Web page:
You need a way to set and store the latest loaded version of the data with the adapter. For this app, the loader returns data as a cursor, so you need to create a Cursor member variable mCursor that will always hold the latest data set.

The setData() method is called by the loader when it finished loading or is reset, and it needs to update mCursor.

  1. Create a private member variable of type Cursor. Call it "mCursor" and initialize it to null.
  2. Implement the public method setData(). It takes a Cursor argument and returns nothing.
  3. In the body, set mCursor to the passed in Cursor argument and call notifyDataSetChanged(), so that the adapter updates the display.
    public void setData(Cursor cursor) {
       mCursor = cursor;

3.2. Implement getItemCount()

Instead of 0, getItemCount() needs to return the number of items in mCursor. If mCursor is null, return -1.

public int getItemCount() {
   if (mCursor != null) {
       return mCursor.getCount();
   } else {
       return -1;

3.3 Implement onBindViewHolder()

In WordListClient, the onBindViewHolder() method uses a content resolver to fetch data from WordListSQLWithContentProvider's content provider. In this app, onBindViewHolder() uses the data provided by the loader and stored in mCursor.

In onBindViewHolder, handle the following situations.

  1. If mCursor is null, do nothing, but display a log message. In a real application, you would need to also notify the user in a meaningful way.
  2. If mCursor is not null but contains no word, set the text of the TextView to ERROR: NO WORD. Again, in a real application, you would handle this depending on the type of app you have.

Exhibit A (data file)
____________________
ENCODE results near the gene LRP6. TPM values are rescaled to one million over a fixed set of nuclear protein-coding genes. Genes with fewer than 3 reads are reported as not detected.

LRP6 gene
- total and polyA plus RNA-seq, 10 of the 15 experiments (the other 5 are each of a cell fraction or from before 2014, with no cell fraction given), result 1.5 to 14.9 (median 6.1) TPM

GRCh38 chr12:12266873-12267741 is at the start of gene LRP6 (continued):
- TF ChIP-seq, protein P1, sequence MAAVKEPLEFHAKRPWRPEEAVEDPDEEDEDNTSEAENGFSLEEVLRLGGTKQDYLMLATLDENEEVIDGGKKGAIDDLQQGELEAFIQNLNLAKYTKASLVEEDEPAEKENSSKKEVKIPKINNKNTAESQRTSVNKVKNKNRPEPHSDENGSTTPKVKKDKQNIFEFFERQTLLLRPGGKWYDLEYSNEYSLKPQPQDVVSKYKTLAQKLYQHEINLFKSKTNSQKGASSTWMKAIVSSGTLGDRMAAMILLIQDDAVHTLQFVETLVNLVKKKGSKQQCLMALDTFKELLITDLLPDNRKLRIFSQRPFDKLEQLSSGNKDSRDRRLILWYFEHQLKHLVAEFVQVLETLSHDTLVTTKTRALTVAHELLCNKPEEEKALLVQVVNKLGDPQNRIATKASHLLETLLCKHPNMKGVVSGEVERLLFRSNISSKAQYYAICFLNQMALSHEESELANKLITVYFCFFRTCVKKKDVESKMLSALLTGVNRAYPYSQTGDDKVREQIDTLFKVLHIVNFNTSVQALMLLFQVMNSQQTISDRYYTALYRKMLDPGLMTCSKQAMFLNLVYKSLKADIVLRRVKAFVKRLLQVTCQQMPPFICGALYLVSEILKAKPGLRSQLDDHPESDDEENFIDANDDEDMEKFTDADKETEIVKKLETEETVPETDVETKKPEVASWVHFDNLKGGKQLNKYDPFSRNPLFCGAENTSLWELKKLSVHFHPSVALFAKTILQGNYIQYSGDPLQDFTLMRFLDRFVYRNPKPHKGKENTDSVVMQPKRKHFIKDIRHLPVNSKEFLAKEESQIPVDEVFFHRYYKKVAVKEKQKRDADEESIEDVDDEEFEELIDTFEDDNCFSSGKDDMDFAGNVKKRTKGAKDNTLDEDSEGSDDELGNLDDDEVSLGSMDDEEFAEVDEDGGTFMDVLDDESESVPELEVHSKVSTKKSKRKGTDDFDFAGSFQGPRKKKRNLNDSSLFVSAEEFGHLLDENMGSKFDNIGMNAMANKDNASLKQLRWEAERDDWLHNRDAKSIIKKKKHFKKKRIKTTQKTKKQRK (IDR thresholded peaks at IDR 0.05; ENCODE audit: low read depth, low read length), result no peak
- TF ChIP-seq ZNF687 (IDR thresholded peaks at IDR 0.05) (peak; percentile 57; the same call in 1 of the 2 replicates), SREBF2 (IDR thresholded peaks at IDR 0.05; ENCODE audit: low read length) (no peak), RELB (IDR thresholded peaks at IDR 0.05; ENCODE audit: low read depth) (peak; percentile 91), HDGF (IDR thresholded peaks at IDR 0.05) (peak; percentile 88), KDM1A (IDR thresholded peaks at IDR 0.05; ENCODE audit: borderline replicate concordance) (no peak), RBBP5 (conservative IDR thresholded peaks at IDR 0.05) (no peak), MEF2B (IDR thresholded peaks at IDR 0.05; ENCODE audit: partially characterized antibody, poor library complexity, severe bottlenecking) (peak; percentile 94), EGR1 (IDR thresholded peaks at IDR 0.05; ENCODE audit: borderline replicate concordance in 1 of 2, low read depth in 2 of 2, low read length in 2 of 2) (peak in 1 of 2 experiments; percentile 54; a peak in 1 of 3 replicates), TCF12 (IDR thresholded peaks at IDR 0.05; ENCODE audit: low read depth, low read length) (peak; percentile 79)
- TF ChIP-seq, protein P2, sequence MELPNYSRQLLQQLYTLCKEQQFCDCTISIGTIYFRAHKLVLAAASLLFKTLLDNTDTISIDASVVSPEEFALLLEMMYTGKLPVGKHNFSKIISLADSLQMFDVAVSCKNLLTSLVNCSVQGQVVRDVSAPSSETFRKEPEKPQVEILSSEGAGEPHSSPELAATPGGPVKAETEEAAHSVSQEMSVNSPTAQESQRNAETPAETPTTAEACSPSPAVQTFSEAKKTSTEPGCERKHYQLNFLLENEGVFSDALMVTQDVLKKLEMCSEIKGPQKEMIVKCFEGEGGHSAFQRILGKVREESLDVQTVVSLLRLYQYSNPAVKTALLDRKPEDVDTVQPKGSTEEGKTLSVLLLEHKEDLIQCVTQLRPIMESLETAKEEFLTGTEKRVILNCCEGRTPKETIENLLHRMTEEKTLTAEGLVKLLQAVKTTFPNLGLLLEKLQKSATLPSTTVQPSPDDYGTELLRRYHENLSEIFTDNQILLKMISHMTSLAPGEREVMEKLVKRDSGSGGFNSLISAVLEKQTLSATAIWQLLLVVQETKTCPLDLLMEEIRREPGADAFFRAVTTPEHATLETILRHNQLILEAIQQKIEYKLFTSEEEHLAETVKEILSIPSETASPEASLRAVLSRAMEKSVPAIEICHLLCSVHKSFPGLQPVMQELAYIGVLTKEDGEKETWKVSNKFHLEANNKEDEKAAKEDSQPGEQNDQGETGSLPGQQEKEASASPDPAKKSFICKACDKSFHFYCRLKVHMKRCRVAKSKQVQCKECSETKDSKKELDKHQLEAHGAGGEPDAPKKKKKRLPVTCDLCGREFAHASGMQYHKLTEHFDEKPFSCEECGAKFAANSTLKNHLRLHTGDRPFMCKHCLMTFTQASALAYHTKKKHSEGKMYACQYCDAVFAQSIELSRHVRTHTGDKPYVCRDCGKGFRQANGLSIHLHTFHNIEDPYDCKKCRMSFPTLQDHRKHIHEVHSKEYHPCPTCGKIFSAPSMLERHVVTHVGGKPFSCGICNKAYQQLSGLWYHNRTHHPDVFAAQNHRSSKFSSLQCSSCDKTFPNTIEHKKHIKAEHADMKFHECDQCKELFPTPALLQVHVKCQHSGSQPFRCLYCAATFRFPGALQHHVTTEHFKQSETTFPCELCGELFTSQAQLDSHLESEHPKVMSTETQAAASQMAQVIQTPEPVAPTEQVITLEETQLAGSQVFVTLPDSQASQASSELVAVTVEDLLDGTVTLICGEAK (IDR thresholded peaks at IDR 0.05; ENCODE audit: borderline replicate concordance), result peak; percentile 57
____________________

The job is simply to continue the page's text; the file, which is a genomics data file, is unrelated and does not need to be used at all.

3. Otherwise, get the column index for the "word" column (you cannot assume the column is in a fixed location in the cursor's row), and using the index, retrieve the word. Set the text of the text view to the word.

    public void onBindViewHolder(WordViewHolder holder, int position) {
       String word = "";
       if (mCursor != null) {
           if (mCursor.moveToPosition(position)) {
               int indexWord = mCursor.getColumnIndex(Contract.WordList.KEY_WORD);
               word = mCursor.getString(indexWord);
           } else {
       } else {
           Log.e (TAG, "onBindViewHolder: Cursor is null.");

3.4 Run and test your app

Your WordListLoader app should exactly work the same as the WordListClient app for displaying a list of words. To test your app, do the following.

  1. Make sure WordListSQLWithContentProvder is installed on the device, so that your app has a content provider to load from. Otherwise, your app will display a blank text view.
  2. Run WordListLoader. You should see the same list of words as in WordListSQLWithContentProvider.

Solution code

Android Studio project: WordListLoader


  • In this chapter, you learned how to use a loader to load data from a content provider that is not part of your app.

The related concept documentation is in Android Developer Fundamentals: Concepts.